Up to £200m excess stock could be held in acute trusts in England.
The government’s recent spending review highlights the need for all public services to save money. Finnamore’s recent review of published accounts has identified that acute trusts hold up to £200m in excess stock, much of which can be saved or converted to cash for other uses.
The review highlights that, in a time of unprecedented spending cuts, a review of supplies management within acute trusts offers opportunities for significant savings.
By far the biggest ongoing cost in the NHS comes from employing the staff required to deliver services, so it is reasonable expect the bulk of the £15-20bn efficiency savings to come from staff efficiencies.
However, savings can come from other areas as well. For acute trusts, a significant percentage of expenditure is dedicated to supplies. Clearly, any savings from the supply chain can then reduce the pressure to save money elsewhere in the system.
The NHS has always been cost conscious regarding supplies. A number of developments, such as the introduction of NHS Supply Chain and the use of competitive tendering through OJEU, have all helped to drive costs down.
Supply chains also need to consider efficient distribution of materials, however. It is not unusual for hospitals to procure over 25,000 different items, making the distribution process extremely complex. Efficient distribution practices are therefore essential to effectively manage these complex supply chains.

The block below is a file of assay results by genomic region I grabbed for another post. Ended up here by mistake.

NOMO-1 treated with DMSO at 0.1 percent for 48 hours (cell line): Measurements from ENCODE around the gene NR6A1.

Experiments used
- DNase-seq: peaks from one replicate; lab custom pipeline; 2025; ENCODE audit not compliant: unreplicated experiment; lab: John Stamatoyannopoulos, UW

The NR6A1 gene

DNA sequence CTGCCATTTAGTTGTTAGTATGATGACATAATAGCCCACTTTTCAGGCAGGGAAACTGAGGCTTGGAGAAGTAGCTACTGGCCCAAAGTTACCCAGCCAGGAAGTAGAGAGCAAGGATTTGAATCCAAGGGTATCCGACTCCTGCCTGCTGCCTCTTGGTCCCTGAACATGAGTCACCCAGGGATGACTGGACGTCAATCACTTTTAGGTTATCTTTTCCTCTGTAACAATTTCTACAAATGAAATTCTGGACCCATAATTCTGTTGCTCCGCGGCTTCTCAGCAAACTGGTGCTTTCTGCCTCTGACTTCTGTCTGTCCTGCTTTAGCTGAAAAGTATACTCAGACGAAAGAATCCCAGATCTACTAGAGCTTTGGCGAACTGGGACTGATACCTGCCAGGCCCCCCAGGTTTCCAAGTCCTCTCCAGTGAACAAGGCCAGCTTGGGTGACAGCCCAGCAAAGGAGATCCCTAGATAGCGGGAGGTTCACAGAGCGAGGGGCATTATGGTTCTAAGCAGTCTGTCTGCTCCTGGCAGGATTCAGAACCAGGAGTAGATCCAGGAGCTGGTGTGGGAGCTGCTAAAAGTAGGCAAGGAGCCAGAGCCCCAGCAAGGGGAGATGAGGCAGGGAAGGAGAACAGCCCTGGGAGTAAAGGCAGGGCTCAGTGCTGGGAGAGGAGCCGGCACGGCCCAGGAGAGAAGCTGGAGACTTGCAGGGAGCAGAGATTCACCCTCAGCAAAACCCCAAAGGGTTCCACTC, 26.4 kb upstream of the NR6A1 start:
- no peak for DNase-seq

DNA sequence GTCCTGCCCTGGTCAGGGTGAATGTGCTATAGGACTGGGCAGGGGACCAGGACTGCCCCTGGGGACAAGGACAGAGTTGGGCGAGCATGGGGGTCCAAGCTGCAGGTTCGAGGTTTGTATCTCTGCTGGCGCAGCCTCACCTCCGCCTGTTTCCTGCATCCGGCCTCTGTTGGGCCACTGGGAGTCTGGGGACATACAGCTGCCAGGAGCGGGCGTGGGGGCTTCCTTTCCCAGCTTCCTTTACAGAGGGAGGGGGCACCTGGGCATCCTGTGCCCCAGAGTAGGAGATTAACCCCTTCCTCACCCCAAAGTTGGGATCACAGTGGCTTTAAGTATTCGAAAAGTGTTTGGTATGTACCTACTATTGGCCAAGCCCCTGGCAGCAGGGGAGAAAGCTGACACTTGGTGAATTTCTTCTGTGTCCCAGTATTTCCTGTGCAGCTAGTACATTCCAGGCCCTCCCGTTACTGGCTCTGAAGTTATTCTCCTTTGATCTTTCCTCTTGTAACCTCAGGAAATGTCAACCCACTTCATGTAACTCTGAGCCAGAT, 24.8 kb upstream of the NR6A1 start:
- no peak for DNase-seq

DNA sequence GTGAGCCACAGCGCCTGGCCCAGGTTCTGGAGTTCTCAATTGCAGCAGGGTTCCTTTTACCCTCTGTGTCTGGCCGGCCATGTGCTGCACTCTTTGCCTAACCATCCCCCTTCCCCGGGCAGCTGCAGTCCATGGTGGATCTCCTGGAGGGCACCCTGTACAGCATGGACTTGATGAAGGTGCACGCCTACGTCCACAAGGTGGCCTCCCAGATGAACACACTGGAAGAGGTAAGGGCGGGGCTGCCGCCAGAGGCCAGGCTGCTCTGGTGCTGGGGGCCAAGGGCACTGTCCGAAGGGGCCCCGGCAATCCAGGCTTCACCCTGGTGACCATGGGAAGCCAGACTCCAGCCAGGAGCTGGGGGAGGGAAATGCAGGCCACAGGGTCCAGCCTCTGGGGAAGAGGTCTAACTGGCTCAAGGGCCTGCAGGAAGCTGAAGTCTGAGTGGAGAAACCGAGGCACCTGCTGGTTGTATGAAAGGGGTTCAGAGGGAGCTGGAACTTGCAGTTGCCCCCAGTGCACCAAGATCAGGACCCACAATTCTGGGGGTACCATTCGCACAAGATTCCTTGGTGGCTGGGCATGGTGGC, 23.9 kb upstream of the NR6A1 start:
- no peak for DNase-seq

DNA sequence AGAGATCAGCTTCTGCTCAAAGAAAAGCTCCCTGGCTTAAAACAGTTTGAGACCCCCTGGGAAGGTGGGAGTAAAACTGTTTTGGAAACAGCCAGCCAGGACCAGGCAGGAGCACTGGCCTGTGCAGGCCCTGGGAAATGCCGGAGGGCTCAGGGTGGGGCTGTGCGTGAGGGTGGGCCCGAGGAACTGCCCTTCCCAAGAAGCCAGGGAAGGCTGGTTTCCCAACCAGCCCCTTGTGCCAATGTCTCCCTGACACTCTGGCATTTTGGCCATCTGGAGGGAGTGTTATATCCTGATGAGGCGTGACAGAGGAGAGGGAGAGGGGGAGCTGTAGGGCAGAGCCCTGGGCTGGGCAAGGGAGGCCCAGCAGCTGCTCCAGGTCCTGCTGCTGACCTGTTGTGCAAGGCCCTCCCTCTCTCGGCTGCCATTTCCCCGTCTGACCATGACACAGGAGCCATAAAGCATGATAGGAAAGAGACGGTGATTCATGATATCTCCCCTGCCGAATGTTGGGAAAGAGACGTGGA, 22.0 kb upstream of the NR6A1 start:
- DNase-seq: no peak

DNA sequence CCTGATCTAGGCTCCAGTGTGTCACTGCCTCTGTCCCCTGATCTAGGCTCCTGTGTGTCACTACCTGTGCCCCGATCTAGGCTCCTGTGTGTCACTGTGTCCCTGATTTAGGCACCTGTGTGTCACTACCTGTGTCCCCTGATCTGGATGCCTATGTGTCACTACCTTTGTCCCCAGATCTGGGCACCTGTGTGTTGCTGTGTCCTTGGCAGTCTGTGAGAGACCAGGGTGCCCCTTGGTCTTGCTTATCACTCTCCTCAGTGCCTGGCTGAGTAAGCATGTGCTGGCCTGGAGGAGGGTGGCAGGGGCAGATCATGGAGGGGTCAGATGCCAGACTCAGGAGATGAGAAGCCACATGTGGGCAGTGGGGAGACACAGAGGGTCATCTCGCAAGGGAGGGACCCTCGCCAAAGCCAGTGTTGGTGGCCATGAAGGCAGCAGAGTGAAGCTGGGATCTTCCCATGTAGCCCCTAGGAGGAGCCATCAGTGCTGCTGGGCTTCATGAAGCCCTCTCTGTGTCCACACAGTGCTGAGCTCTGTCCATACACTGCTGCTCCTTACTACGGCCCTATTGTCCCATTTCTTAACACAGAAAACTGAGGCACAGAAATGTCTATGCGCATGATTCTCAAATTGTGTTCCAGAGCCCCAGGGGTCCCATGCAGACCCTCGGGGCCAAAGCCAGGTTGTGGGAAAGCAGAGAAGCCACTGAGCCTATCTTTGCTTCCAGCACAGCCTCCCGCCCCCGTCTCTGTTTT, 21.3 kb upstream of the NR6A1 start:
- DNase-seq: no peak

Information presented in the published annual accounts for acute trusts across England shows total expenditure of around £45 billion each year. Of this, 61 per cent is spent on staff, while just under 20 per cent is spent on supplies.
Most supplies only take a few days to arrive once ordered, yet due to inefficient inventory control practices many trusts have more than 40 days worth of stock on their books. Reducing this inventory over a twelve-month period could reduce spend by up to £200 million (1 per cent of the £15-20bn NHS target).
Based on annual accounts reviewed by Finnamore, stock held by acute trusts totalled £642 million. However, there were significant inconsistencies in reporting information, with 16 trusts not reporting any stock figure at all in their publically available accounts (11 of whom were from the London SHA region).